I. We have here a genealogy, not an endless one, such as the apostle condemns (1 Tim. 1:4), for it ends in those two great patriots Moses and Aaron, and comes in here to show that they were Israelites, bone of their bone and flesh of their flesh whom they were sent to deliver, raised up unto them of their brethren, as Christ also should be, who was to be the prophet and priest, the Redeemer and lawgiver, of the people of Israel, and whose genealogy also, like this, was to be carefully preserved. The heads of the houses of three of the tribes are here named, agreeing with the accounts we had, Gen. 46:1-34. Dr. Lightfoot thinks that Reuben, Simeon, and Levi, are thus dignified here by themselves for this reason, because they were left under marks of infamy by their dying father, Reuben for his incest and Simeon and Levi for their murder of the Shechemites; and therefore Moses would put this particular honour upon them, to magnify God’s mercy in their repentance and remission, as a pattern to those that should afterwards believe: the two former seem rather to be mentioned only for the sake of a third, which was Levi, from whom Moses and Aaron descended, and all the priests of the Jewish church. Thus was the tribe of Levi distinguished betimes. Observe here, 1. That Kohath, from whom Moses and Aaron, and all the priests, derived their pedigree, was a younger son of Levi, Exod. 6:16. Note, The grants of God’s favours do not go by seniority of age and priority of birth, but the divine sovereignty often prefers the younger before the elder, so crossing hands. 2. That the ages of Levi, Kohath, and Amram, the father, grandfather, and great grandfather, of Moses, are here recorded; they all lived to a great age, Levi to 137, Kohath to 133, and Amram to 137. Moses himself came much short of them, and fixed seventy or eighty for the ordinary stretch of human life (Ps. 90:10); for now that God’s Israel was multiplied and had become a great nation, and divine revelation was by the hand of Moses committed to writing and no longer trusted to tradition, the two great reasons for the long lives of the patriarchs had ceased, and therefore henceforward fewer years must serve men. 3. That Aaron married Elisheba (the same name with that of the wife of Zecharias, Elizabeth, as Miriam is the same with Mary), daughter of Amminadab, one of the chief of the fathers of the tribe of Judah; for the tribes of Levi and Judah often intermarried, Exod. 6:23. 4. It must not be omitted that Moses has recorded the marriage of his father Amram with Jochebed his own aunt (Exod. 6:20); and it appears by Num. 26:59 that it must be taken strictly for his father’s own sister, at least by the half blood. This marriage was afterwards forbidden as incestuous (Lev. 18:12), which might be looked upon as a blot upon his family, though before that law; yet Moses does not conceal it, for he sought not his own praise, but wrote with a sincere regard to truth, whether it smiled or frowned upon him. 5. He concludes it with a particular mark of honour on the persons he is writing of, though he himself was one of them, Exod. 6:26, 27. These are that Moses and Aaron whom God pitched upon to be his plenipotentiaries in this treaty. These were those to whom God spoke (Exod. 6:26), and who spoke to Pharaoh on Israel’s behalf, Exod. 6:27. Note, Communion with God and serviceableness to his church are things that, above any other, put true honour upon men. Those are great indeed with whom God converses and whom he employs on his service. Such were that Moses and Aaron; and something of this honour have all his saints, who are made to our God kings and priests.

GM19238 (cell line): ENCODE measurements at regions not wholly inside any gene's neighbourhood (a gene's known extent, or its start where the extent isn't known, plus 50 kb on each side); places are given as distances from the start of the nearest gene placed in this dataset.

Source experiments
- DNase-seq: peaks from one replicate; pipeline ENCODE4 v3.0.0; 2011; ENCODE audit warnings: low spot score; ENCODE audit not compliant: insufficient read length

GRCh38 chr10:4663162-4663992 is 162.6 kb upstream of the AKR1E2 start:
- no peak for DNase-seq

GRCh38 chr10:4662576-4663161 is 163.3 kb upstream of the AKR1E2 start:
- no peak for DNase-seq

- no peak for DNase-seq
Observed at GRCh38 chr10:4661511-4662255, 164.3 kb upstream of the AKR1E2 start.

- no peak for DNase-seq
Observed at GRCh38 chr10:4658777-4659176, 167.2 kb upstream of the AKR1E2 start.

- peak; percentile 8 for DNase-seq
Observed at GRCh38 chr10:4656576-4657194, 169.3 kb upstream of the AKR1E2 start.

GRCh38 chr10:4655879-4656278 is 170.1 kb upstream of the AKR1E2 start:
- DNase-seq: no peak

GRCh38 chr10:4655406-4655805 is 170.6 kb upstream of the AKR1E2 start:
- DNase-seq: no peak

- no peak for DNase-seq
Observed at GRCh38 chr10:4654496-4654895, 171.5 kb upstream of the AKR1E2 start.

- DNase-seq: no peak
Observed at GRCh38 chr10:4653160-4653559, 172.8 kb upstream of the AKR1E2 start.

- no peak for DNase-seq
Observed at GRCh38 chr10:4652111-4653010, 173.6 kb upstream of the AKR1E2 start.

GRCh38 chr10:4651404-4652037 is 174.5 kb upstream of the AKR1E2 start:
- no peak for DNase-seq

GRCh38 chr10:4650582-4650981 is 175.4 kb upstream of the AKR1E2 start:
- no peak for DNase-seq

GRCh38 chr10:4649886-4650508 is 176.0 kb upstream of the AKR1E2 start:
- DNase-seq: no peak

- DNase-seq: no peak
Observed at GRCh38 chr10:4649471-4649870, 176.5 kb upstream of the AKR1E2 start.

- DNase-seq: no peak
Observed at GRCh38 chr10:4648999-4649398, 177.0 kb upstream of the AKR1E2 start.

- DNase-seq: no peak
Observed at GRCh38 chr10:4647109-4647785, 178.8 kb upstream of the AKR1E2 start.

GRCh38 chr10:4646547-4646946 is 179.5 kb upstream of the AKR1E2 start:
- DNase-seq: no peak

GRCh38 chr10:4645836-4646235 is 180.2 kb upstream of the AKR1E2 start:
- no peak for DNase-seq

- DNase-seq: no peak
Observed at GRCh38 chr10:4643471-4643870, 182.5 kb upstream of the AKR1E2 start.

II. In the close of the chapter Moses returns to his narrative, from which he had broken off somewhat abruptly (Exod. 6:13), and repeats, 1. The charge God had given him to deliver his message to Pharaoh (Exod. 6:29): Speak all that I say unto thee, as a faithful ambassador. Note, Those that go on God’s errand must not shun to declare the whole counsel of God. 2. His objection against it, Exod. 6:30. Note, Those that have at any time spoken unadvisedly with their lips ought often to reflect upon it with regret, as Moses seems to do here.
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